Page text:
None the less, I struggled and questioned and beat myself up and watched that Lifetime movie with Cherry Jones and Brooke Shields called What Makes A Family with the remote in my hand to switch the channel if anyone came anywhere near my room. The things that are in the show are personal and intimate, but they are all mine to share.
I’m doing the piece in Myrtle Beach through the support of Coastal Carolina University, where I went to undergrad. The theatre department is bringing me to speak about the work I’ve done since graduating and the Women’s and Gender Studies Program is also supporting my visit. I think it’s important for me to be sharing this work with the people who’ve known me forever because they helped shape me into the person that wants to tell her story on stage. I also think it’s important for me to take the opportunity to talk about the stuff I kept to myself then because it’s still a scary world that so often tells people, “No, you can’t be that.”
Well, no, you can. Whatever it may be.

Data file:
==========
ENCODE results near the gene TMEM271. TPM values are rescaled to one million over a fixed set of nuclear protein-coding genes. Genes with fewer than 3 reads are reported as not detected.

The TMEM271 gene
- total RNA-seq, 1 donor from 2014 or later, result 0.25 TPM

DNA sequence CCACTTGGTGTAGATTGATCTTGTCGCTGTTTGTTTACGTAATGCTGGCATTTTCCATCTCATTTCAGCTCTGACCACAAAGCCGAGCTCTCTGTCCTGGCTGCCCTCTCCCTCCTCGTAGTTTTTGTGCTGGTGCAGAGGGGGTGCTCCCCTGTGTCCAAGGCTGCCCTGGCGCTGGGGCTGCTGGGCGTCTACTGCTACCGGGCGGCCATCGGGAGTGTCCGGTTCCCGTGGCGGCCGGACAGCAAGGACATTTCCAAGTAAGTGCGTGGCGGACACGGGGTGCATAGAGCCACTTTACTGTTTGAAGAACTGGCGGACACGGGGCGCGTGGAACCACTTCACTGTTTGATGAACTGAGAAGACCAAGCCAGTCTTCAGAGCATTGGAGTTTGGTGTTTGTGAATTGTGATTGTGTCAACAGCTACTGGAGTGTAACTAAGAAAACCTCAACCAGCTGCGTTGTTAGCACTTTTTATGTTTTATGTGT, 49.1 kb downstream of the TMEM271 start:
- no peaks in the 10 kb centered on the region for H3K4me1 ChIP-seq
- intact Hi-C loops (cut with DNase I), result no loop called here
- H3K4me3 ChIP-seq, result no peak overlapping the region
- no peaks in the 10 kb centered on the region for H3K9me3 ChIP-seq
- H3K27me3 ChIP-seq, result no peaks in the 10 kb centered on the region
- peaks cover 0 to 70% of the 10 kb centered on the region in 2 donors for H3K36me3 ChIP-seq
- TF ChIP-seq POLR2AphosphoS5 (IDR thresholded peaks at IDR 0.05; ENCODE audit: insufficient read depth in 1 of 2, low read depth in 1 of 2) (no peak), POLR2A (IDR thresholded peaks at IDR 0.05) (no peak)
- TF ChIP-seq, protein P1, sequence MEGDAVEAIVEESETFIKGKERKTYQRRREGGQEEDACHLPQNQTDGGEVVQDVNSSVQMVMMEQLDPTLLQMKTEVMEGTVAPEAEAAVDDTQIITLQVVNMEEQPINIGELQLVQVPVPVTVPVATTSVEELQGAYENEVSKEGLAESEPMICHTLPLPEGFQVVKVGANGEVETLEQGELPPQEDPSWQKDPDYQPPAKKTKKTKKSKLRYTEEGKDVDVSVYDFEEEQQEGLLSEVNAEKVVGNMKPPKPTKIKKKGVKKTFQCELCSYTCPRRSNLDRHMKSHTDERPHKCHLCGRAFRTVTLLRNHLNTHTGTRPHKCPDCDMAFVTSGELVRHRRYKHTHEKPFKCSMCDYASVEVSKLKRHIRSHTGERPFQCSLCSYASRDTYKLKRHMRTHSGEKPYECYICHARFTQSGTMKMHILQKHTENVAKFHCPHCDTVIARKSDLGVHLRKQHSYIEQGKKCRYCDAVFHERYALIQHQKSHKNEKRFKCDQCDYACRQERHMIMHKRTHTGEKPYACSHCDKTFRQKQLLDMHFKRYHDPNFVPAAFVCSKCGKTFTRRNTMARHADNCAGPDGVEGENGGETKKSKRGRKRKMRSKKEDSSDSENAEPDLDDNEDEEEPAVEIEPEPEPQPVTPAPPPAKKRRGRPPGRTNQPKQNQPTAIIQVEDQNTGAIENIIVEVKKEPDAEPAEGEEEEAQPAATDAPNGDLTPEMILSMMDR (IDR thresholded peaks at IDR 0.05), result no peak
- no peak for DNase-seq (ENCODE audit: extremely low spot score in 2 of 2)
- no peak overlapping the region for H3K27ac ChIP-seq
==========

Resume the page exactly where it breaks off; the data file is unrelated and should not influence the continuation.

[Note to Reader: In her Kickstarter video for the show, Leigh makes humorous, heartfelt appeal for donations that includes belting out a bar of the following tune…]
“Alone” by Heart is one of my favorite cheesy 80 power ballads. There really is a special place in my heart for the kind of songs that I feel deserve to be belted-out at a dimly lit karaoke dive bar somewhere. So… I would like to know your top 5 karaoke songs or top five 80’s power ballads.
LH: Oooh. One, this reminds me that I would like to go to karaoke in dimly lit dive bars more often. But I feel I must admit that I am not a great singer – however, a drink or two will lead to me singing in public. It’s not so much that I forget that I’m not great as much as I forget that I care. I’m going to include in the top 5 karaoke songs, three that I have actually sung at the gay bar in Myrtle Beach, plus two that I just like it when other people sing; see if you can guess which are which: Does He Love You by Reba McEntire and Linda Davis, Dance 10 Looks 3 from A Chorus Line, Would You Light My Candle from Rent, Shoop by Salt-n-Pepa, and Fancy, also by Reba McEntire. You only get one guess!